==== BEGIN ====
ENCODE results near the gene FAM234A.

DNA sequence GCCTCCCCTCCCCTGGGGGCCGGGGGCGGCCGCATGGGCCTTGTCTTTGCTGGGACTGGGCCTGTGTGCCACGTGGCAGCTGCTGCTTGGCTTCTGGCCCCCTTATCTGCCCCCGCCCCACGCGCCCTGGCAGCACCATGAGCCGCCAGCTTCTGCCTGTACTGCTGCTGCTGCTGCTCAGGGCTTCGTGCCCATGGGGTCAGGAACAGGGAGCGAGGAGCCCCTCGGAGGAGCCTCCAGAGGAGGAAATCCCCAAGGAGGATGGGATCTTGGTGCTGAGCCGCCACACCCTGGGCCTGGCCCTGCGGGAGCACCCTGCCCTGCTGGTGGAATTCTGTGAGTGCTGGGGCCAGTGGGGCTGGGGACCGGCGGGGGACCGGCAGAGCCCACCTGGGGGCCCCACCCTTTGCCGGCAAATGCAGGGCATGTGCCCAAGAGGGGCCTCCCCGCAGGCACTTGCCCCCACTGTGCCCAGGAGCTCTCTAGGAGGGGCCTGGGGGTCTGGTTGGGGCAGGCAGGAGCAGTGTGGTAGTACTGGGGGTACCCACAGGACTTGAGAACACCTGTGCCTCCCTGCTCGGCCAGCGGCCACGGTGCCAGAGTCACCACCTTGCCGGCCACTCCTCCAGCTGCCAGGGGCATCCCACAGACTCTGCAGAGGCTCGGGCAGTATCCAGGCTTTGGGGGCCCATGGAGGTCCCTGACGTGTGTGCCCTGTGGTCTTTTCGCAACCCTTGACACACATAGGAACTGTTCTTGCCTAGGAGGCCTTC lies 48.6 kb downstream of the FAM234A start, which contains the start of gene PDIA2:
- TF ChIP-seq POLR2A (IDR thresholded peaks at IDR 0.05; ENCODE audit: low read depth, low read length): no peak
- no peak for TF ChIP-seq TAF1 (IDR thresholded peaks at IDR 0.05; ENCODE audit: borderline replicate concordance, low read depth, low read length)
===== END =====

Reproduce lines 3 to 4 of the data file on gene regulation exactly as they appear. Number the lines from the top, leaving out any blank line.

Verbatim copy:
- TF ChIP-seq POLR2A (IDR thresholded peaks at IDR 0.05; ENCODE audit: low read depth, low read length): no peak
- no peak for TF ChIP-seq TAF1 (IDR thresholded peaks at IDR 0.05; ENCODE audit: borderline replicate concordance, low read depth, low read length)